application of an isochronous curve; E007 is an essay on air-related phenomena;
E008 figures out catenaries and other heavy plane curves; E009 is concerned
with the shortest distance between two points on a convex surface; E010
introduces the exponential function as an integrating tool for reducing the
order of differential equations; E011 is out of sequence, concerns
transformations of differential equations; Ricatti's 1724 paper on second order
differential equations is inserted here; E012 & E013 are concerned with
tautochrones without & with resistance; E014 is an astronomical
calculation; all due to Leonard Euler. E019, E020, E025, E026 & E054 &
E134 & Fermat letter to Wallis,
E031, E041, E044, and E045 are present also, some of which are referred
to in the Mechanica; E736. Also papers by Lexell and Euler tr. by J. Sten appear here incl. E407
recently, and translations of E524, E842 & E81 by E. Hirsch. Lately I have
translated Euler's contributions to the theory of sound: E305, E306, & E307 are now available. Link to the contents document by clicking here. *

*My translation of
E015, Book I of Euler's Mechanica has been
completed. This was Euler's first major work running to some 500 pages in the
original, and included many of his innovative ideas on analysis. This is a
complete translation of one of Euler's most important books. Link
to the contents document by clicking here. *

*My translation of
E016, Book 2 of Euler's Mechanica has also been
completed; this is an even longer text than the above. Both texts give a
wonderful insight into Euler's methods, which define the modern approach to
analytical mechanics, in spite of a lack of a proper understanding at the time
of the conservation laws on which mechanics is grounded. Link to the contents document by
clicking here. *

*The translation of
Euler's next major contribution to mechanics is now complete (E289); this
contains the first definition of the moment of inertia of a body, and also
develops the mathematics of adding infinitesimal velocities about principal
axes: Theoria Motus Corporum Solidorum seu Rigida.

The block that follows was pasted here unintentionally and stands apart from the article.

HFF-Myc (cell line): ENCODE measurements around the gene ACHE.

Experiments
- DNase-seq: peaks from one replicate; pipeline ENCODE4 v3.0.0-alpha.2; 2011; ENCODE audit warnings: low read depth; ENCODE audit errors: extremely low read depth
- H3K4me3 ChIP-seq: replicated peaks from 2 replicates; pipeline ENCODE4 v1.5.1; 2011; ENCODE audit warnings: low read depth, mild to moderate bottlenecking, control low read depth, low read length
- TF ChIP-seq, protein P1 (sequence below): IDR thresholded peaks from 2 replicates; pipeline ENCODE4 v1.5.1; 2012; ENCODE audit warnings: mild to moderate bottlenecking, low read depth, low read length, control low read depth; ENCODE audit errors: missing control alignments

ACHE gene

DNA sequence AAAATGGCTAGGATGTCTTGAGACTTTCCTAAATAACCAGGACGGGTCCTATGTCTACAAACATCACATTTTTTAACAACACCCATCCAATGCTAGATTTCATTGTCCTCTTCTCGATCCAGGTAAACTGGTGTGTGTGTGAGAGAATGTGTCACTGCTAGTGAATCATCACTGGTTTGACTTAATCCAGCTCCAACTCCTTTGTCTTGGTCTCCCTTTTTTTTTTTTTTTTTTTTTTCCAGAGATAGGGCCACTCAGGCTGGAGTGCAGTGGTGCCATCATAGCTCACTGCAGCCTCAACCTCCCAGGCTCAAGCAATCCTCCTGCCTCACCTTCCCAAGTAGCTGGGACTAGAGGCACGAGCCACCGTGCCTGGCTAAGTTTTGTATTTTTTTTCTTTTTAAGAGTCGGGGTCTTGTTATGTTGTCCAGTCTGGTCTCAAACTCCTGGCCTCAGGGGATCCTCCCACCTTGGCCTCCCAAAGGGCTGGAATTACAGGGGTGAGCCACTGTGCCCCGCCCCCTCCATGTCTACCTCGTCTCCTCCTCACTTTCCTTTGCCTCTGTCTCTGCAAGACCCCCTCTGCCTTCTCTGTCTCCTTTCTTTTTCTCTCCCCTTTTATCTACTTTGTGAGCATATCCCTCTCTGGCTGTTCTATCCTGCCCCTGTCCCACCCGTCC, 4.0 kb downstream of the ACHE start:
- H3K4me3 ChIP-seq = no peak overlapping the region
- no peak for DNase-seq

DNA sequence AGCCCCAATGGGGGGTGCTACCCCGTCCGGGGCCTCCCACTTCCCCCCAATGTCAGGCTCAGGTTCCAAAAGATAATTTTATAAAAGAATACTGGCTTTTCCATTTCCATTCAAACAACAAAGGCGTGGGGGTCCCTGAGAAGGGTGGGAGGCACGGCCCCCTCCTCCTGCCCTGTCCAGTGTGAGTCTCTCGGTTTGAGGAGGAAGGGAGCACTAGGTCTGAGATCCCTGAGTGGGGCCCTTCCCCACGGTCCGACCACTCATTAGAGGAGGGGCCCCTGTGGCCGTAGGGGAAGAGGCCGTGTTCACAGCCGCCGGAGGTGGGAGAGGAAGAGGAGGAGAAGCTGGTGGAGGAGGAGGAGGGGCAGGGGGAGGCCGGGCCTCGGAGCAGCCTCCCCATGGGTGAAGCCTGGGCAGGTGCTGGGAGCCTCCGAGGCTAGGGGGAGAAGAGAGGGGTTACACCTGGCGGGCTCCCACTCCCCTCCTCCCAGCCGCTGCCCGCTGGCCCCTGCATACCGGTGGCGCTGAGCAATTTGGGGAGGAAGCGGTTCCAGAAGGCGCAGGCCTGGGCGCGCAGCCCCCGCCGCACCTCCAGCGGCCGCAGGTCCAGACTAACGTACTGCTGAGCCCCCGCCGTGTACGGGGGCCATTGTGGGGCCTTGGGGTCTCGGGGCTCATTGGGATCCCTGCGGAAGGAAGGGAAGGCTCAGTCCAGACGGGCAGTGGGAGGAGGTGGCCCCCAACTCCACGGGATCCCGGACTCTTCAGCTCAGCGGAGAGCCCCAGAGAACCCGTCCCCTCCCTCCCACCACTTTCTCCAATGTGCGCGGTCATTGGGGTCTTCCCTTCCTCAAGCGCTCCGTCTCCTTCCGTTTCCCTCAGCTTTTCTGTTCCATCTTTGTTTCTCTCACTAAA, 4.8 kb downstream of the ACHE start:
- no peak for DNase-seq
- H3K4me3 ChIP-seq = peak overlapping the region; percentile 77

Link to the contents document by
clicking here. *

*A
translation of Euler's Foundations of Integral Calculus
is now complete. You can access these by clicking: Link to volume
I or Link to volume
II , or Link to volume
III.*

*A
translation of Euler's Foundations of Differential
Calculus is now complete. You can access these by clicking: Link to DifferentialCalculus . *

*A translation of Euler's Introduction
to Infinite Analysis is now complete with Appendices 1-6 on the nature of
surfaces. You can access all of Volumes I and 2 by clicking: Link to Analysis Intro .*

*A translation of Euler's **Methodus Inveniendi Lineas Curvas Maximi
Minimive Gaudentes………** **is now
underway. At present you can access Ch. 1, Ch.2a & 2b, Ch. 3 by clicking: Link toMaxMin.*

*A**n early translation of Euler's
Letters to a German Princess E343, is presented here in mostly subject
bundles. These 233 little essays give a rare insight into Euler's mind, and to
the state of physics in the 1760's. Link to the contents
vol.1 document by clicking here. *

*Link to the contents
vol.2 document **by clicking
here. *

*My new translation of Newton's Principia is now complete; this translation
includes resetting of all the original type, new diagrams, and additional notes
from several sources; an earlier annotated translation of Section VIII of Book
II of Newton's Principia on sound is now included in the main flow of the text,
which helps in understanding Euler's work De Sono. Link to the
contents document by clicking here. *

*An annotated
translation of Johan. Bernoulli's Vibrations of Chords is presented. Link to the
contents document by clicking here. *

*An annotated
translation of Christian Huygens' Pendulum Clock
is presented. Link to the contents document by clicking here. *

*An annotated
translation of Brook Taylor's Methodus Incrementorum
Directa & Inversa is presented. Link to the
contents document by clicking here. *

*The Lunes of
Hippocratus are extended by Wallenius** in a much neglected paper presented 'pro gradu' in
1766 at the Royal Academy of Abo (Turku, in Finland); the student defending the
paper was Daniel Wijnquist; a full geometrical derivation of each lune is
given, followed by a trigonometric analysis. I wish to thank Johan Sten for
drawing my attention to this work, and for his help in tracking down an odd
reference. Link to the
document by clicking here. *

__Ian Bruce.__* **May 3rd , 2013, **latest revision. Copyright : I reserve the right to
publish any translated work presented here in book form. However, if you are a student,
teacher, or just someone with an interest, you can copy part or all of a work
for legitimate personal or educational uses. Please feel free to contact me if
you wish by clicking on my name here Ian Bruce.,
especially if you have any relevant comments or concerns.*